FT1600 with plywood ?

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I've bought Bob's plans and have ordered parts. Nice complete package BTW for anyone considering it.

Being this would be my first build...I'm not sure if I'm competent enough to do the veneering required to make them look as nice as he does.

I'm thinking of building them with decent grade plywood and the hardibacker instead of MDF and staining the plywood. I would get solid Oak for a full front baffle.

Anybody build his plans using ply instead of MDF? How do they sound?

Thanks
 
Not that I have an answer to your question but if building out of plywood is not an option, what other options for the mdf enclosures could one use other than veneer? I am thinking of building these speakers and was looking at different coatings or textures to apply rather than just plain old gloss paint.
 
The MDF/HardiBacker sandwich is a design feature of the FT-1600, and all of my floorstanders for that matter. However, there is no reason that you can't use Baltic Birch or Appleply. The thing is, I haven't done any experimenting with plywood, so I don't know if you will get any objectionable ringing. My guess is that with the Hardibacker glued down with Liquid Nails, probably not.

If you do not veneer the cabinet with a single piece of veneer as per instructions, you will need to solve the problem of what to do with the raw edge of the MDF/plywood/whatever. The craftsman approach is to use pre-veneered sheet goods -- both MDF and decent cabinet grade plywood should be available in larger markets, and then glue a matching strip of wood to the edge of the front panel. You can then do the round-over on the wood strip. It does take a bit of skill to make the joints between the wood strip and the sheet goods without objectionable gaps.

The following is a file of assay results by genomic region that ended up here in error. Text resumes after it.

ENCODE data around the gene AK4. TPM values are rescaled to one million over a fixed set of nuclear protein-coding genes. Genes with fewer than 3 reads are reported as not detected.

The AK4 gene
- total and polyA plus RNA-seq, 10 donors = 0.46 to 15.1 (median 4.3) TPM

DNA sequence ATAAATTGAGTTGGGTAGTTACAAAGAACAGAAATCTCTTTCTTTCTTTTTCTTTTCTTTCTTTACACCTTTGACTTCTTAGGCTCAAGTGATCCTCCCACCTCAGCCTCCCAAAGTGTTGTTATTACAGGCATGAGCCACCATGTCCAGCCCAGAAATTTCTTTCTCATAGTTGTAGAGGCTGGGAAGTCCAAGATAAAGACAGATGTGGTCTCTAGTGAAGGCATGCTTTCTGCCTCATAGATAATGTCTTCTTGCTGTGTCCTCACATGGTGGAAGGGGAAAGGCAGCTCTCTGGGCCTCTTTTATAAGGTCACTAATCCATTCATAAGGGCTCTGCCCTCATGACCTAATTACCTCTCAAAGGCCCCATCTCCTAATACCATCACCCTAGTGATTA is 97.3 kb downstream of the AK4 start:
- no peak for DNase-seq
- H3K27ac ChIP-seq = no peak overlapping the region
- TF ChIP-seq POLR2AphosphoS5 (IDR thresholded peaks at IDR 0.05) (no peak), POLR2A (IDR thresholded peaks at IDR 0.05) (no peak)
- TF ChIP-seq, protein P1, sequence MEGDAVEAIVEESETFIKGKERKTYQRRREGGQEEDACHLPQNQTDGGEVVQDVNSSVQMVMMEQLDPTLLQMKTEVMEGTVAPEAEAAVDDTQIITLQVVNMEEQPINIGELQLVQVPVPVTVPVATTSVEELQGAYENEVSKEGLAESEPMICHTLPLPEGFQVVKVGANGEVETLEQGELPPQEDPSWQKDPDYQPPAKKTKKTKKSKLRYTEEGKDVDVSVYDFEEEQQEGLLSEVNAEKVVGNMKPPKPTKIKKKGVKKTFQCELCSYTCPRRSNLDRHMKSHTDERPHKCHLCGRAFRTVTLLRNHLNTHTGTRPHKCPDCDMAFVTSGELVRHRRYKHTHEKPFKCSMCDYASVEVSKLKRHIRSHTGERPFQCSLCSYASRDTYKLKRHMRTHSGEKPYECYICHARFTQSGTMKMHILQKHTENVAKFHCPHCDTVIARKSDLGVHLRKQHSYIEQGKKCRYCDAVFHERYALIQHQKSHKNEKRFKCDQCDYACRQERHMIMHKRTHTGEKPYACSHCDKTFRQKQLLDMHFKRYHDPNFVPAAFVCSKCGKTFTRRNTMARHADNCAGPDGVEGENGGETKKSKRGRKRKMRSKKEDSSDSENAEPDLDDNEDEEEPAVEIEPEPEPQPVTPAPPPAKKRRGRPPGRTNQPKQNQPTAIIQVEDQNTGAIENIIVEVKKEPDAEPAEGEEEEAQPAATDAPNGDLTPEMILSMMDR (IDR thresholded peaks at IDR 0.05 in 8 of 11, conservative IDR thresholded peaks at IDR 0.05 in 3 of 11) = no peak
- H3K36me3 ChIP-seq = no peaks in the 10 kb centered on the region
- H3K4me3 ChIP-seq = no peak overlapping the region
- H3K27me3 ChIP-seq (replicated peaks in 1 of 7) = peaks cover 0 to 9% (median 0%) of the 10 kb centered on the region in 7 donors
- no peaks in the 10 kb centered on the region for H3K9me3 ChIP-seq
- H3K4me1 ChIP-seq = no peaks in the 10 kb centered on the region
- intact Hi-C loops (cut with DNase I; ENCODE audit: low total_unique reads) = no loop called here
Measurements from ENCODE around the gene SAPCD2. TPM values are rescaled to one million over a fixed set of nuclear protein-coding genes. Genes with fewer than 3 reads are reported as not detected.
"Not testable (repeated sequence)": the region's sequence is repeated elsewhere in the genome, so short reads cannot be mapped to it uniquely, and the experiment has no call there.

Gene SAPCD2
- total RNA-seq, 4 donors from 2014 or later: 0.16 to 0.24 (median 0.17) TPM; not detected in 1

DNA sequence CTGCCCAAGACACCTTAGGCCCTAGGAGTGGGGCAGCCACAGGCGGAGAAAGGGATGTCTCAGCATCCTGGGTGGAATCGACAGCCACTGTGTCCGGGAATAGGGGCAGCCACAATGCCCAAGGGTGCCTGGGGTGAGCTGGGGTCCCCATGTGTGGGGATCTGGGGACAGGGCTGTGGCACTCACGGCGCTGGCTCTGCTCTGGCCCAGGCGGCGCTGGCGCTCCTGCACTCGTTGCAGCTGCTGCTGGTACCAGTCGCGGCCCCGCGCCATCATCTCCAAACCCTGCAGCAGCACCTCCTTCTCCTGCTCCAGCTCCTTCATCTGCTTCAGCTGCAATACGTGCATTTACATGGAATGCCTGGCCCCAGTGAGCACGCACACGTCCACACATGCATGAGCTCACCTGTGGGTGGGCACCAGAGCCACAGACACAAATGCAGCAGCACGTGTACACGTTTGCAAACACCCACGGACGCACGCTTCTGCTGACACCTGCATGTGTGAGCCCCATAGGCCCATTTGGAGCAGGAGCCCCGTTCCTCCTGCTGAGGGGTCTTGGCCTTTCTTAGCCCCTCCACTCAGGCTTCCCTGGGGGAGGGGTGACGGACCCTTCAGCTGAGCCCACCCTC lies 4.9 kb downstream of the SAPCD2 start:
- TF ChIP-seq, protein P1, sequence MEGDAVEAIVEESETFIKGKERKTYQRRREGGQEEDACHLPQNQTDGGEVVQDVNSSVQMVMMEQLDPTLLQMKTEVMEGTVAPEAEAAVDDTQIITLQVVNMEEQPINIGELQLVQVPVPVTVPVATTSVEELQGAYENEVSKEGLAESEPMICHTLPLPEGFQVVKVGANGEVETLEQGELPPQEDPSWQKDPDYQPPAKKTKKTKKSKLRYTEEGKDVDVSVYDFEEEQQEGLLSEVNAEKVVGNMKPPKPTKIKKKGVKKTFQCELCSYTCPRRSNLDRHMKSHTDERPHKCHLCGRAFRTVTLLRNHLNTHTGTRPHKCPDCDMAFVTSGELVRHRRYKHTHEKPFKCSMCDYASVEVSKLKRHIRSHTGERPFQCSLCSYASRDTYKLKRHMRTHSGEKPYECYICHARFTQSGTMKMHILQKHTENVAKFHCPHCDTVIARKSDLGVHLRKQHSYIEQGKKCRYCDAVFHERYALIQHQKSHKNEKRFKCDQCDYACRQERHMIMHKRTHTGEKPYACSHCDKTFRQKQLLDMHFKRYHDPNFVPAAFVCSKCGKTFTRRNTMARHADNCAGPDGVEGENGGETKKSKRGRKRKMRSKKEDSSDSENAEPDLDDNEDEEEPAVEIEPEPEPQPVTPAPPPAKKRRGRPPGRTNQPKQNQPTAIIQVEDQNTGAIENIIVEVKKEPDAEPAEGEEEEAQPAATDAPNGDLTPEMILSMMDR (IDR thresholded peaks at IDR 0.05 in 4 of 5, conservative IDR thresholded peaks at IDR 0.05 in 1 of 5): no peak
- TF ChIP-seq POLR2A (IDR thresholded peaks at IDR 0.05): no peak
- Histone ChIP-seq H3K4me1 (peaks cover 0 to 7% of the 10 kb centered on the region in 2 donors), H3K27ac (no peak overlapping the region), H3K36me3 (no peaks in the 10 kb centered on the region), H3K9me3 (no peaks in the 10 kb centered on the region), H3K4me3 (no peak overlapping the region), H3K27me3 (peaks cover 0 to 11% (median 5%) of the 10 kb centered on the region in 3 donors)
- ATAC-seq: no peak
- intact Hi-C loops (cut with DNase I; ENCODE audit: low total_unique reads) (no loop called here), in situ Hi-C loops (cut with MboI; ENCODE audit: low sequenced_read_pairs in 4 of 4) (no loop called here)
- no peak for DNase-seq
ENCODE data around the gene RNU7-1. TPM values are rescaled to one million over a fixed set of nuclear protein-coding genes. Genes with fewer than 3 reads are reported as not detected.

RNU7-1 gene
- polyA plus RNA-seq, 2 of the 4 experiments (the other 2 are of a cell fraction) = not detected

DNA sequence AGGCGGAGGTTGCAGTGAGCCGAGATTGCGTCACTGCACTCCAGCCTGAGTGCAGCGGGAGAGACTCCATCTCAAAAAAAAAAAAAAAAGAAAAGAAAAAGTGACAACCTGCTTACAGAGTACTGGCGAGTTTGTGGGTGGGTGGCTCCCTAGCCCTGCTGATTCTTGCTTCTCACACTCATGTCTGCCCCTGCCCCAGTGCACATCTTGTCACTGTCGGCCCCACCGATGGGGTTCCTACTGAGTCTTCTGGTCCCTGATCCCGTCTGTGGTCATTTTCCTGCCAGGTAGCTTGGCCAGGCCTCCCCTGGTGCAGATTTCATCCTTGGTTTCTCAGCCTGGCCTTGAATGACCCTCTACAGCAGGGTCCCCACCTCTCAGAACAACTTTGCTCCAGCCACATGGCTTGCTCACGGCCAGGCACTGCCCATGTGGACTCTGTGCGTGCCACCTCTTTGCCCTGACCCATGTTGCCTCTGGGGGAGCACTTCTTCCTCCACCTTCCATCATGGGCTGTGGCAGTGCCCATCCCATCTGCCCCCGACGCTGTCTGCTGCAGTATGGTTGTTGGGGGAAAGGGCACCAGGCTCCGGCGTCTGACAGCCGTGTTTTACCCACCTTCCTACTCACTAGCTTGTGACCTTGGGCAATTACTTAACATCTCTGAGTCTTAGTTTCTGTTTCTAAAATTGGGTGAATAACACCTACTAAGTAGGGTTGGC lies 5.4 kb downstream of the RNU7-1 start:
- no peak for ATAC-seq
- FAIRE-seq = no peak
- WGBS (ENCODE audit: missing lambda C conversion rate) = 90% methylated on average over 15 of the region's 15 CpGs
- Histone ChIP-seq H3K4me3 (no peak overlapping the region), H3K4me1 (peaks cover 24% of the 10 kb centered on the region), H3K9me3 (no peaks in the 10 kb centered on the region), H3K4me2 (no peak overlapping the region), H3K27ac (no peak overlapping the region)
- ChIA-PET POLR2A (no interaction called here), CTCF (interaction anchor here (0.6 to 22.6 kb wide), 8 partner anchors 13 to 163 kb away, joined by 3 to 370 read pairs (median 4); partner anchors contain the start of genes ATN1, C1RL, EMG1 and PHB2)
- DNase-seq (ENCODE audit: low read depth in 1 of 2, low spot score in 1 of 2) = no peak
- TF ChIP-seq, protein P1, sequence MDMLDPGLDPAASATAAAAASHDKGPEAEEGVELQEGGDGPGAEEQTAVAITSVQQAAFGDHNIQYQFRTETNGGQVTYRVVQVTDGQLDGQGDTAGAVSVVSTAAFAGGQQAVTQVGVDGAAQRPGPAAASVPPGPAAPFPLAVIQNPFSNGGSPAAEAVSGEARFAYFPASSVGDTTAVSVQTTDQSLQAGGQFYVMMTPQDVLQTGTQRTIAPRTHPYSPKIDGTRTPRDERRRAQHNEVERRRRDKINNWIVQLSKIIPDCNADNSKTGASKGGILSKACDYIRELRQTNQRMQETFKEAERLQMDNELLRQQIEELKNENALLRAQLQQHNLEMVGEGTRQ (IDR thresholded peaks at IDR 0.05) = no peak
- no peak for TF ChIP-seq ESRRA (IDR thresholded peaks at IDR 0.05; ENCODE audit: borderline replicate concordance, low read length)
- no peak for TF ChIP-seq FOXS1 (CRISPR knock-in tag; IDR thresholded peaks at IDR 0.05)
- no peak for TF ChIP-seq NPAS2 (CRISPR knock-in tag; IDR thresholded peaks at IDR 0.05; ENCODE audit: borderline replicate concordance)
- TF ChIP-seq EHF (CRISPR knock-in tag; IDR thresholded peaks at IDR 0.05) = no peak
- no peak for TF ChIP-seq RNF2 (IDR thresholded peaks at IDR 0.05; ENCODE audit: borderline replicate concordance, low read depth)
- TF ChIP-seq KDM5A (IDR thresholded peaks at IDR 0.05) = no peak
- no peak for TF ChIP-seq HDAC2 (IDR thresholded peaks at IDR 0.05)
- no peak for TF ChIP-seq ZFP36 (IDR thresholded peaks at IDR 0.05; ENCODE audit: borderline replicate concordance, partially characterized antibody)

Painting is always an option, but it takes more time and effort to do a decent paint job then it does to veneer. That's why I don't offer a paint finish. I can't afford the time at my price point. Also, if you are considering a piano finish, remember you will need commercial grade spray equipment and a dedicated spray booth. You can't do a piano finish out of a rattle can.

Bob
 
>>> You can't do a piano finish out of a rattle can.

I will never forget my efforts to get a piano black finish many years ago. I primed the boxes white, put my first coat of black spray, then another a few hours later... than another few coats the next day... then the next... next... next... the paint began to build up and look terrible. There were always dull spots. Eventually, i threw the cabinets away.

Now i just use black wood paint from home depot and my cabinets look black and shiny but not like a piano finish.

Godzilla
 
FWIW, my own FE167E MLTLs, which are quite similar to Bob's FT1600s in several areas, are built from BB ply. It's just a case of working with your chosen material.

BB plywood is considerably stiffer than MDF, and while it resonates, this tends to be at a frequency above the main passband of the cabinet. So, when working with it, the object is to keep those resonances up high, above the point where they'd be an issue. Basically, this is the opposite approach to using the denser, but less-stiff MDF, where you're looking to push panel resonance down, below the passband of the cabinet. Both methods have their advantages; my preference is for the former approach, while I know Bob favours the latter. IMO, neither is really 'better' -they're just different & which you favour is about personal preference rather than superiority.

I've got two left thumbs on a good day, and no facilities at all, so my mate Ed very kindly built my enclosures (because I wanted a pair of attractive cabinets for a change, and he's a bit handy at the old woodworking) -they're in the picture below, sans drivers, next to his own Vofo folded TQWTs. In construction terms, the front-panel is doubled, all vertical panels are end lap jointed (I believe that's the correct term), leaving only a 5mm vertical band of exposed ply edge down the back of the enclosure. The front & upper ply edges are concealed by 3/4in pine quadrants. Panel resonance is a non-issue -the ply isn't adding anything of its own to the proceedings.